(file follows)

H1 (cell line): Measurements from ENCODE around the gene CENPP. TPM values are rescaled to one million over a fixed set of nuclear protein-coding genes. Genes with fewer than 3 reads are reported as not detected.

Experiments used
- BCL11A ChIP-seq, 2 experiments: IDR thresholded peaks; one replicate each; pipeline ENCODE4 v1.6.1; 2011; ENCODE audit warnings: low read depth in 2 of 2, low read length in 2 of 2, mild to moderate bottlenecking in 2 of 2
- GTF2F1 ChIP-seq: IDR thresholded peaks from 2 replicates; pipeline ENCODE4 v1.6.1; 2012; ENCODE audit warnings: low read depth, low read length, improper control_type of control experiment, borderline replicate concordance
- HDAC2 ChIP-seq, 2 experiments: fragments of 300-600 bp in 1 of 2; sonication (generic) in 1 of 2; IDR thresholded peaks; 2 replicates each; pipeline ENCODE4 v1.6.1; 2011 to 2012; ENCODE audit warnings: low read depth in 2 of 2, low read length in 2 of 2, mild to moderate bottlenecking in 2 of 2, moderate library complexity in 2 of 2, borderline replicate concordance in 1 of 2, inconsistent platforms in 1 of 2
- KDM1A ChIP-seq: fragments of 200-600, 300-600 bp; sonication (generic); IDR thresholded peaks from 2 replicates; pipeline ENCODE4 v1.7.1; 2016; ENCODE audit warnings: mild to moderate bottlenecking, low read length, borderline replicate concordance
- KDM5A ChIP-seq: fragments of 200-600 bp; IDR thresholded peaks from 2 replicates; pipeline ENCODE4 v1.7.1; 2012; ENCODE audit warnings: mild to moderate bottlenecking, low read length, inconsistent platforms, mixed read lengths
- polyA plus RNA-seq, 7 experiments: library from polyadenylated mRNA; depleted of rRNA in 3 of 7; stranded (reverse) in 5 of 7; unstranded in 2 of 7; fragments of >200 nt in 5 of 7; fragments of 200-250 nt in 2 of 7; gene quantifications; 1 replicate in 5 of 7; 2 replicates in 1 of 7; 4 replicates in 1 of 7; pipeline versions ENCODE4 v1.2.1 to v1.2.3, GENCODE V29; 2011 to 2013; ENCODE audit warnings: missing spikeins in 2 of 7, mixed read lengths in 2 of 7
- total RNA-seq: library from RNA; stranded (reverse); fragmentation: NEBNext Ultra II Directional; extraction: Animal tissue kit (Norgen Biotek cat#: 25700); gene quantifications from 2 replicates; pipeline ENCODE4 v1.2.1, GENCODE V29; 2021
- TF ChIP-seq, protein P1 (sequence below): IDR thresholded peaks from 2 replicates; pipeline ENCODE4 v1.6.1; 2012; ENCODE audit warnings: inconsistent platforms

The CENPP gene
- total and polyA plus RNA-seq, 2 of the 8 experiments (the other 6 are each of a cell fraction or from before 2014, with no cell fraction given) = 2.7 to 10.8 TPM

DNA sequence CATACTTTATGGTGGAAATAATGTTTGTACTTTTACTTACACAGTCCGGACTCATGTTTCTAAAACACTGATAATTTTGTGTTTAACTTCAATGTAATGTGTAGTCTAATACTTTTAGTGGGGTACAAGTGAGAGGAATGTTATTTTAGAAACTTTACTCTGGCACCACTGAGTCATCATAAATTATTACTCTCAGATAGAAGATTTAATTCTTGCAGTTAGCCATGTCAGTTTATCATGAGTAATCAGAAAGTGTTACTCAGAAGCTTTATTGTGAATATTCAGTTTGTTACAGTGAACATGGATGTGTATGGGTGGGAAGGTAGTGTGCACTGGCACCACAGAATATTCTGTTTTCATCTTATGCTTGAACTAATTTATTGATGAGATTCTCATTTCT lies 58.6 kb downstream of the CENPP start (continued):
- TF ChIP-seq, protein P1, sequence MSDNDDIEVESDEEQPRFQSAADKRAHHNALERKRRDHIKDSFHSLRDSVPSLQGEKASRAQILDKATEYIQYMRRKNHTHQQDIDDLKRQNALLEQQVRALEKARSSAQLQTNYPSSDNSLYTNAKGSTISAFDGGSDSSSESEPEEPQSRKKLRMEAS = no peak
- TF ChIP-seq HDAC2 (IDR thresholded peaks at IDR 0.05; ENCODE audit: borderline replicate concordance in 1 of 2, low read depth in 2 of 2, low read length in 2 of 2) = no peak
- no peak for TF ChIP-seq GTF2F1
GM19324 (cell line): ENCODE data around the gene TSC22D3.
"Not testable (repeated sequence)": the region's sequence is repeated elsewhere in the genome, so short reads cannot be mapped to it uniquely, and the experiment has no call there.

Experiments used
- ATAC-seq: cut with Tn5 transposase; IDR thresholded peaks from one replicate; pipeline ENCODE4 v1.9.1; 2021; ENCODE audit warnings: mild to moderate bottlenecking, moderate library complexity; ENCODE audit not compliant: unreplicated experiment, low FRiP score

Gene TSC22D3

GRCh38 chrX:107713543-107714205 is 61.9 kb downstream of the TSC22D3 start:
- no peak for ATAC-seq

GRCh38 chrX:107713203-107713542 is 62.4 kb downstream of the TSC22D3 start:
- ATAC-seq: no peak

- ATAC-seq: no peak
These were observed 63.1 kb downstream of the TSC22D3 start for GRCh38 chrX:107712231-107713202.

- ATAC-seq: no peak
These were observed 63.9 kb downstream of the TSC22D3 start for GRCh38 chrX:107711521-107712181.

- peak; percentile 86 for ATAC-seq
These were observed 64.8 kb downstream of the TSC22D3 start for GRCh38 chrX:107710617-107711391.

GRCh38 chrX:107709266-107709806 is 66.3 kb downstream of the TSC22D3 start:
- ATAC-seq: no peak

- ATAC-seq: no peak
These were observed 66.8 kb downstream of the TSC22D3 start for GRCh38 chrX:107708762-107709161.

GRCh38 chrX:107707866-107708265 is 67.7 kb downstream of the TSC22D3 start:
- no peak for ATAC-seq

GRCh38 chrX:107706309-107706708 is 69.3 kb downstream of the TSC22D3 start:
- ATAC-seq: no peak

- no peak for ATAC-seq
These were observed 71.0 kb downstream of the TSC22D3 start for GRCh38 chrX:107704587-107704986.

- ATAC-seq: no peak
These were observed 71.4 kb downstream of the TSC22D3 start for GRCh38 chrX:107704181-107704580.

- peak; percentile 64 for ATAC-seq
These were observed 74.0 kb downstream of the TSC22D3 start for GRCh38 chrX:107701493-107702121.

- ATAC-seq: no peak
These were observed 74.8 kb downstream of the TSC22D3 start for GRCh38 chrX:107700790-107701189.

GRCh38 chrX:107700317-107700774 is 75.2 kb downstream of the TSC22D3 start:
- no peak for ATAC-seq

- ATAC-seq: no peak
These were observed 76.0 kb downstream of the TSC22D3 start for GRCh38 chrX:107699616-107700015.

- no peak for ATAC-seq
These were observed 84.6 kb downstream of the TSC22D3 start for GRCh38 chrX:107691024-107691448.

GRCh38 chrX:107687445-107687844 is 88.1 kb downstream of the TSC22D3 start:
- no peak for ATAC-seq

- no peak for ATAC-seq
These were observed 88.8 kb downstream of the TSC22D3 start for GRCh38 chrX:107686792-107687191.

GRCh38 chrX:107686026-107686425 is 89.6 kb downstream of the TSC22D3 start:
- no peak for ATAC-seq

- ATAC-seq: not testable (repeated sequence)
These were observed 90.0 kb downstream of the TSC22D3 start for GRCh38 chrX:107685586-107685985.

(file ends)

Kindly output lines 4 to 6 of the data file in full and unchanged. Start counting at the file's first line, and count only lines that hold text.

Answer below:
- GTF2F1 ChIP-seq: IDR thresholded peaks from 2 replicates; pipeline ENCODE4 v1.6.1; 2012; ENCODE audit warnings: low read depth, low read length, improper control_type of control experiment, borderline replicate concordance
- HDAC2 ChIP-seq, 2 experiments: fragments of 300-600 bp in 1 of 2; sonication (generic) in 1 of 2; IDR thresholded peaks; 2 replicates each; pipeline ENCODE4 v1.6.1; 2011 to 2012; ENCODE audit warnings: low read depth in 2 of 2, low read length in 2 of 2, mild to moderate bottlenecking in 2 of 2, moderate library complexity in 2 of 2, borderline replicate concordance in 1 of 2, inconsistent platforms in 1 of 2
- KDM1A ChIP-seq: fragments of 200-600, 300-600 bp; sonication (generic); IDR thresholded peaks from 2 replicates; pipeline ENCODE4 v1.7.1; 2016; ENCODE audit warnings: mild to moderate bottlenecking, low read length, borderline replicate concordance